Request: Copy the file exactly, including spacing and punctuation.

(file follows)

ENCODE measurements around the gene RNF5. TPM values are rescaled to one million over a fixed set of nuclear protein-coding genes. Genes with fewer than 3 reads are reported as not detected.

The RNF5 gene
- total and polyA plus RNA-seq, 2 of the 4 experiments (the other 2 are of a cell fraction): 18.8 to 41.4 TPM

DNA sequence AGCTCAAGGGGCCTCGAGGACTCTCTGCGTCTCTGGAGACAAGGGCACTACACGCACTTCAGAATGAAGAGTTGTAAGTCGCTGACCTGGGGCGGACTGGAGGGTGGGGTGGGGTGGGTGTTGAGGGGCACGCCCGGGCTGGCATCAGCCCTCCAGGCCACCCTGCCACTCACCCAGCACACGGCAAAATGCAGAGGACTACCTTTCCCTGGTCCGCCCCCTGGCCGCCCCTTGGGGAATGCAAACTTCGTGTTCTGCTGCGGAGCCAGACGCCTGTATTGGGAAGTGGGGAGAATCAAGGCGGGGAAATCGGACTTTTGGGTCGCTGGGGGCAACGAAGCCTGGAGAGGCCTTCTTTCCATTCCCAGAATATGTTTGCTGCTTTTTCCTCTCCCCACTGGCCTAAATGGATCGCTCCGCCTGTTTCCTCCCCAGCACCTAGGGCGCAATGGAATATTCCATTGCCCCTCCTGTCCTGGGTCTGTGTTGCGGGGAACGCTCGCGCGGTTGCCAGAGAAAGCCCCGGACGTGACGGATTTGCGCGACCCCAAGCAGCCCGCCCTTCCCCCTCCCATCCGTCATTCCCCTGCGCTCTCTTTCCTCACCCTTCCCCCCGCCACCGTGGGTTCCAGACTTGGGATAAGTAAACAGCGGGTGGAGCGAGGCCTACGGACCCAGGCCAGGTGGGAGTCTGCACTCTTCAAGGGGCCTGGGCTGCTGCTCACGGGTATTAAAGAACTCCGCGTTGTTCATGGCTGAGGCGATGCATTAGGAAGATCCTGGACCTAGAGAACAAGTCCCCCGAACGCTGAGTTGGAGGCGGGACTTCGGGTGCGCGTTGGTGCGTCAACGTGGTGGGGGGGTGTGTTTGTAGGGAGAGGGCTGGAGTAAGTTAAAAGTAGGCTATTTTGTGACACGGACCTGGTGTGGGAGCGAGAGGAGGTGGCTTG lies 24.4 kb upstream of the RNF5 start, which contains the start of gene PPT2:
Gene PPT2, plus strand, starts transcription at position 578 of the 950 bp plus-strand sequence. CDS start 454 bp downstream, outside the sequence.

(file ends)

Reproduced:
ENCODE measurements around the gene RNF5. TPM values are rescaled to one million over a fixed set of nuclear protein-coding genes. Genes with fewer than 3 reads are reported as not detected.

The RNF5 gene
- total and polyA plus RNA-seq, 2 of the 4 experiments (the other 2 are of a cell fraction): 18.8 to 41.4 TPM

DNA sequence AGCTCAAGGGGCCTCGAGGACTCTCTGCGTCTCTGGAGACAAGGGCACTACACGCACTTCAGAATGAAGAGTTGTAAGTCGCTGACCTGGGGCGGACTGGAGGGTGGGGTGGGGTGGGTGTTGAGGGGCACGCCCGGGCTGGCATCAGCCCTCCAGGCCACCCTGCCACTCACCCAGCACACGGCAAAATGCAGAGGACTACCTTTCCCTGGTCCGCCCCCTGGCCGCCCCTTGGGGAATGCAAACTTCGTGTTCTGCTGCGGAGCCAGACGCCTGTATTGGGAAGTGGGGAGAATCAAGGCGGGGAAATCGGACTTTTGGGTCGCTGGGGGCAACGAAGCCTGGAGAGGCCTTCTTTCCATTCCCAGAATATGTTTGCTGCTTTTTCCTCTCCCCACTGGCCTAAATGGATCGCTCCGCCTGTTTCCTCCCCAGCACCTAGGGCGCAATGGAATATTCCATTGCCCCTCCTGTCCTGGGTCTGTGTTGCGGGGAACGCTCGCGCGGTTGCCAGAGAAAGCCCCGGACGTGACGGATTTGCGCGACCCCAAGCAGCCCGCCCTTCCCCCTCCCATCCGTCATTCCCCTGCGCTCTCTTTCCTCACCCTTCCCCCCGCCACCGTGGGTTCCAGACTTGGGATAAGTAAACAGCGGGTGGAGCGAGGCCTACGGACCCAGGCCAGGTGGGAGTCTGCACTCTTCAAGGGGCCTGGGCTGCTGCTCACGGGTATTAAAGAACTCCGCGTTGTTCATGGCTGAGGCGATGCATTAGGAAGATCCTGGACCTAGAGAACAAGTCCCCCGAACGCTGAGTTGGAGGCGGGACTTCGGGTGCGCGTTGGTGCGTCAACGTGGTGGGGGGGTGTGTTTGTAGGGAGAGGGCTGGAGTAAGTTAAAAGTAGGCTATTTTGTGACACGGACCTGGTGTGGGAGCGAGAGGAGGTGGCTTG lies 24.4 kb upstream of the RNF5 start, which contains the start of gene PPT2:
Gene PPT2, plus strand, starts transcription at position 578 of the 950 bp plus-strand sequence. CDS start 454 bp downstream, outside the sequence.